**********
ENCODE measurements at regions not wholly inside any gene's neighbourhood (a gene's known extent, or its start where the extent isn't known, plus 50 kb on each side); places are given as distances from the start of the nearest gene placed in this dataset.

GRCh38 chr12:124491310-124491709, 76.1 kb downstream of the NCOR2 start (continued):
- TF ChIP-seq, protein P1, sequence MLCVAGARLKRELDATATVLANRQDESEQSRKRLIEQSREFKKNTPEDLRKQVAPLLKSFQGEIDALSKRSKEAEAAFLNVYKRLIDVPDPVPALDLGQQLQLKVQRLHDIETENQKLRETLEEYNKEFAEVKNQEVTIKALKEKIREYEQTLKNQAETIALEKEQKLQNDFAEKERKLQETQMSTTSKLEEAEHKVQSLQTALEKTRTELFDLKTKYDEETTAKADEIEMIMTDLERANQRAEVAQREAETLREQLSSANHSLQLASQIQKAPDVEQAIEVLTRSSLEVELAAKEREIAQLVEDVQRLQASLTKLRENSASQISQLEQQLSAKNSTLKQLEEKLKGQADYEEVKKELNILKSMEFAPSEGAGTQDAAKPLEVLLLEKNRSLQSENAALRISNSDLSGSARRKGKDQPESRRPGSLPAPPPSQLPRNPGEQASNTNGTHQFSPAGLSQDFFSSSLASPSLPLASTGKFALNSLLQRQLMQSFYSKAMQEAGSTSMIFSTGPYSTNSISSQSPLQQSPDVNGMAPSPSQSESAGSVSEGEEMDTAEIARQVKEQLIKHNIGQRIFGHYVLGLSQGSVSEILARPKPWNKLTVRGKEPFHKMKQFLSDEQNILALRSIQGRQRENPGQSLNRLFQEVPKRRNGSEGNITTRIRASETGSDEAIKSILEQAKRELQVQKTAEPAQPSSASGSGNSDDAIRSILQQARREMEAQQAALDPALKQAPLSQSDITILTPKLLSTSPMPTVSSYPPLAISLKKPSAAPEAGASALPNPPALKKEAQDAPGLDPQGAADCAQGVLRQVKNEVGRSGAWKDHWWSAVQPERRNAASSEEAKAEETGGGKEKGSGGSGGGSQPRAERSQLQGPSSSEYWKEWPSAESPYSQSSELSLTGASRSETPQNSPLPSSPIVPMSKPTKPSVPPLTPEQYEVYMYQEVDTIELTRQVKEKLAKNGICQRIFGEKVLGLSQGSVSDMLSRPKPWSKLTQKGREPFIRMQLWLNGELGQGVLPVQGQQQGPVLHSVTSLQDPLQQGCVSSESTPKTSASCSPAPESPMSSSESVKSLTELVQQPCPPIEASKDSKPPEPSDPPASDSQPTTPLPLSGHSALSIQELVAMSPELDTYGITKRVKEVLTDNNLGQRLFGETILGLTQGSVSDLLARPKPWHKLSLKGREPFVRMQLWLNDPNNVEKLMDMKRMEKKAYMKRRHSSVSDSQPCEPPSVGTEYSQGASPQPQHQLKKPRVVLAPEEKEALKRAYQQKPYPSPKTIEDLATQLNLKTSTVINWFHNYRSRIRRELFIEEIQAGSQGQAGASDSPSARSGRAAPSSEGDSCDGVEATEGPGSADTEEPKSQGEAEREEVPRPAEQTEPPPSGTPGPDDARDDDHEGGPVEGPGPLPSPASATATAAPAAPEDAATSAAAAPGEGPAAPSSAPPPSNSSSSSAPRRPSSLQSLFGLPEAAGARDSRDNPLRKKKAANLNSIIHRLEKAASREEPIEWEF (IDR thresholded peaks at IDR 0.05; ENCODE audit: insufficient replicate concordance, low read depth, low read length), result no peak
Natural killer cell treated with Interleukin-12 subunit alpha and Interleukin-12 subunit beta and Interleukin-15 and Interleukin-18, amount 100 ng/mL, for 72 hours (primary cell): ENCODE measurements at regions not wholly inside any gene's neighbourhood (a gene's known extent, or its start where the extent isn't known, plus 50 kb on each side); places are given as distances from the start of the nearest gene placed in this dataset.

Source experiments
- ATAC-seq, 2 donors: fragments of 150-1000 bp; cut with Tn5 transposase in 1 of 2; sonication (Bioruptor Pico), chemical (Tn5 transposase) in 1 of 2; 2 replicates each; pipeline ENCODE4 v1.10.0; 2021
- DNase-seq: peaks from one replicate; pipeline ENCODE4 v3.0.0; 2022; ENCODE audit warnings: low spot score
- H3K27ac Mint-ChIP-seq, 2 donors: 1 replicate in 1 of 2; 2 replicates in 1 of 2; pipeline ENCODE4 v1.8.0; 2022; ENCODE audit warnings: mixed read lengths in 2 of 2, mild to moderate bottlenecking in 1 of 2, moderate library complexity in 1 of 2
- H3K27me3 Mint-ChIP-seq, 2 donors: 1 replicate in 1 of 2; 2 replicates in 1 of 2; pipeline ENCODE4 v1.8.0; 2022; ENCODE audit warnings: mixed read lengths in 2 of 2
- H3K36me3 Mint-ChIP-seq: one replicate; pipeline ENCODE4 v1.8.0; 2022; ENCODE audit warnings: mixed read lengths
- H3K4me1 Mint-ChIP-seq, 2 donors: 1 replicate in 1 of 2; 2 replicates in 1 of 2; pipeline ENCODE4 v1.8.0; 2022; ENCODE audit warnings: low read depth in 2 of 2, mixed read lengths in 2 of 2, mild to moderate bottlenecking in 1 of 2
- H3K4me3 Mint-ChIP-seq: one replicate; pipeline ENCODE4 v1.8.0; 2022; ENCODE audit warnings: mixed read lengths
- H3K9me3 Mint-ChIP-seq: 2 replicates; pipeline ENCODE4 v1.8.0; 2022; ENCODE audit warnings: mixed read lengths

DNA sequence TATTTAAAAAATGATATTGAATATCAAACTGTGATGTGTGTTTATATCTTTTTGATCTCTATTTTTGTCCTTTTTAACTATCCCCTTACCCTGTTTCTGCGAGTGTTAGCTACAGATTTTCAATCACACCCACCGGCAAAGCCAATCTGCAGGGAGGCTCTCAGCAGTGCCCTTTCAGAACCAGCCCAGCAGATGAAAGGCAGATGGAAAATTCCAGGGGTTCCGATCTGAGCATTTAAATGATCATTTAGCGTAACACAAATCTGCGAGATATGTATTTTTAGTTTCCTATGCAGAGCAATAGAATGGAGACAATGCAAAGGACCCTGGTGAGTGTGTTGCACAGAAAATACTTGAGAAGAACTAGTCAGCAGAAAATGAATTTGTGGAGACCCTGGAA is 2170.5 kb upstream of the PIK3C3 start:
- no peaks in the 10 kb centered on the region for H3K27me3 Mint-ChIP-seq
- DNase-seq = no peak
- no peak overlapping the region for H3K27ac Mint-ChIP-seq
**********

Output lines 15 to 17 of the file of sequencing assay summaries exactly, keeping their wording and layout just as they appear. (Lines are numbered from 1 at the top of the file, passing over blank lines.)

- no peaks in the 10 kb centered on the region for H3K27me3 Mint-ChIP-seq
- DNase-seq = no peak
- no peak overlapping the region for H3K27ac Mint-ChIP-seq